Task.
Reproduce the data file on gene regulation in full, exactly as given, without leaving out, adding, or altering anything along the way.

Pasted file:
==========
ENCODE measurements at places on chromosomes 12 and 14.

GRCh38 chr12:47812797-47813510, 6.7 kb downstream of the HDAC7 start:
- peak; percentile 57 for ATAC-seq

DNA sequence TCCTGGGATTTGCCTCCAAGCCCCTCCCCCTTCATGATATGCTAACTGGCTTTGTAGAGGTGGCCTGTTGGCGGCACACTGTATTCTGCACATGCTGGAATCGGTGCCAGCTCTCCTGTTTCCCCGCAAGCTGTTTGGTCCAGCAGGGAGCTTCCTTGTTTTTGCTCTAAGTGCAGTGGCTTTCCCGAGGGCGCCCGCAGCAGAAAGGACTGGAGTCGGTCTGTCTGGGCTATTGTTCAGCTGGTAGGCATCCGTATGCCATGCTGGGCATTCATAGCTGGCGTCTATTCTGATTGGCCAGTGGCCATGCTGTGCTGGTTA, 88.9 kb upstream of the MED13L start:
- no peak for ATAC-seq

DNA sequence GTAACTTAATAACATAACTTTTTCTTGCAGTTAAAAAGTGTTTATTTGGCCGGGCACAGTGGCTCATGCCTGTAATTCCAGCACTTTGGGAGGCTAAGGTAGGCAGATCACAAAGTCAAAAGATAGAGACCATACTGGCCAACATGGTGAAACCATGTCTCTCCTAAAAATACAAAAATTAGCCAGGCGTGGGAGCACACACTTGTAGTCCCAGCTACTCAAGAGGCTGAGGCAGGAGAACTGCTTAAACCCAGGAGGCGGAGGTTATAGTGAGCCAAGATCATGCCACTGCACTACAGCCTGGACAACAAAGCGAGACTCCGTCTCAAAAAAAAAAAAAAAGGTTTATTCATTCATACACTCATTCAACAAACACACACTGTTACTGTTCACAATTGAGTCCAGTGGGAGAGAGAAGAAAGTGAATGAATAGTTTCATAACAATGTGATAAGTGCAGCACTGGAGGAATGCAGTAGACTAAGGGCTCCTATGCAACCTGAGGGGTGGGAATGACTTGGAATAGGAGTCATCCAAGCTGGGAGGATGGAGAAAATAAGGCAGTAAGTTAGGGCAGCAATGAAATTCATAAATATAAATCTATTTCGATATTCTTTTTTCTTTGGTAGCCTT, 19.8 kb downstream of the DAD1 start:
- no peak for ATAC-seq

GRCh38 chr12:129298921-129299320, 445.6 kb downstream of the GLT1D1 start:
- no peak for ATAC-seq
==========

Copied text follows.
ENCODE measurements at places on chromosomes 12 and 14.

GRCh38 chr12:47812797-47813510, 6.7 kb downstream of the HDAC7 start:
- peak; percentile 57 for ATAC-seq

DNA sequence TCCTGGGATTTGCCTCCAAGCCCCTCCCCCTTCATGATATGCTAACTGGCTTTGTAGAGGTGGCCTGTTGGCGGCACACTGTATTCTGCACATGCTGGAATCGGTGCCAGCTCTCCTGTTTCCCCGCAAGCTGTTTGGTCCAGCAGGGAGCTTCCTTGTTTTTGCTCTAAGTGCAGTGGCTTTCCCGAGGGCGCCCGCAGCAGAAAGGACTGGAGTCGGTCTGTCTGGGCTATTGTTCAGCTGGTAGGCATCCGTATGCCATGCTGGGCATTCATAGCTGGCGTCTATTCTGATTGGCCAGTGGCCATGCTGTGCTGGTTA, 88.9 kb upstream of the MED13L start:
- no peak for ATAC-seq

DNA sequence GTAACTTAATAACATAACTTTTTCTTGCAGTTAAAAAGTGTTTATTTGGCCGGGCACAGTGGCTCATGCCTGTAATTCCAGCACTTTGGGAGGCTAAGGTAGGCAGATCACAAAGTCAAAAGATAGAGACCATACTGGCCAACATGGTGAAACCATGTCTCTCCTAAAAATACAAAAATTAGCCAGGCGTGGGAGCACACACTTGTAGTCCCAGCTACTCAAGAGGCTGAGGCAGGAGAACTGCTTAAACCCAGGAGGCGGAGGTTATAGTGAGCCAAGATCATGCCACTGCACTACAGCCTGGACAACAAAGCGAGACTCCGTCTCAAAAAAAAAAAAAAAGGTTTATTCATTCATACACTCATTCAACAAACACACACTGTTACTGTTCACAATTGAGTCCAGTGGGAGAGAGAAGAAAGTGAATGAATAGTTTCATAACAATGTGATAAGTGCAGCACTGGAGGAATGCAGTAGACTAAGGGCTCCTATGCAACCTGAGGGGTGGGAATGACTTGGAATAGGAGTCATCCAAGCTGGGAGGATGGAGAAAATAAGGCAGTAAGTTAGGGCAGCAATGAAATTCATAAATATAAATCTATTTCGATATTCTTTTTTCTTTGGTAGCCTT, 19.8 kb downstream of the DAD1 start:
- no peak for ATAC-seq

GRCh38 chr12:129298921-129299320, 445.6 kb downstream of the GLT1D1 start:
- no peak for ATAC-seq